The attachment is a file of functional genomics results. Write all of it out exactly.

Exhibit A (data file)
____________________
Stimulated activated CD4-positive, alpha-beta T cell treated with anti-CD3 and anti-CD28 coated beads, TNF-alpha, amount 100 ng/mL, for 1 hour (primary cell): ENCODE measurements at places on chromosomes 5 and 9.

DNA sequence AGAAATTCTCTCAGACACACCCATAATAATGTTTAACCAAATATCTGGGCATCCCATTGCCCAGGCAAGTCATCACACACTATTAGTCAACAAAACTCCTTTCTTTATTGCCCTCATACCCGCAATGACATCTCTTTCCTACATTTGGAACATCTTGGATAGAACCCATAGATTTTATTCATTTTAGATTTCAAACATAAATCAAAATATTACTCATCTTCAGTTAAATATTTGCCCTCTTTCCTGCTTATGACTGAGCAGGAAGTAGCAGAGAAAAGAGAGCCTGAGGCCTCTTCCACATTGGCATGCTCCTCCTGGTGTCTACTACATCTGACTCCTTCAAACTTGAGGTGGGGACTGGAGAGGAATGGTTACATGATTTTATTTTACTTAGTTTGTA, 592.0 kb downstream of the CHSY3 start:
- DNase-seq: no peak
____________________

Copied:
Stimulated activated CD4-positive, alpha-beta T cell treated with anti-CD3 and anti-CD28 coated beads, TNF-alpha, amount 100 ng/mL, for 1 hour (primary cell): ENCODE measurements at places on chromosomes 5 and 9.

DNA sequence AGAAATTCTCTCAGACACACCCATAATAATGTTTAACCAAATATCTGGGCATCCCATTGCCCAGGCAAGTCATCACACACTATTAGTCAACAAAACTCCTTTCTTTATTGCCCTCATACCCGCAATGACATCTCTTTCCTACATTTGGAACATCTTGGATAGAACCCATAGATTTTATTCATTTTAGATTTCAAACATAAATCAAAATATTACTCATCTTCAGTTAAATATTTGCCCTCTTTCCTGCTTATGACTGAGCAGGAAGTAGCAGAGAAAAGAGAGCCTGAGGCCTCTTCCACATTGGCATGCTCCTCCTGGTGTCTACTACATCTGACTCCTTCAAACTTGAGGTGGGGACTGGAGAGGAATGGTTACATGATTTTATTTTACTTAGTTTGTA, 592.0 kb downstream of the CHSY3 start:
- DNase-seq: no peak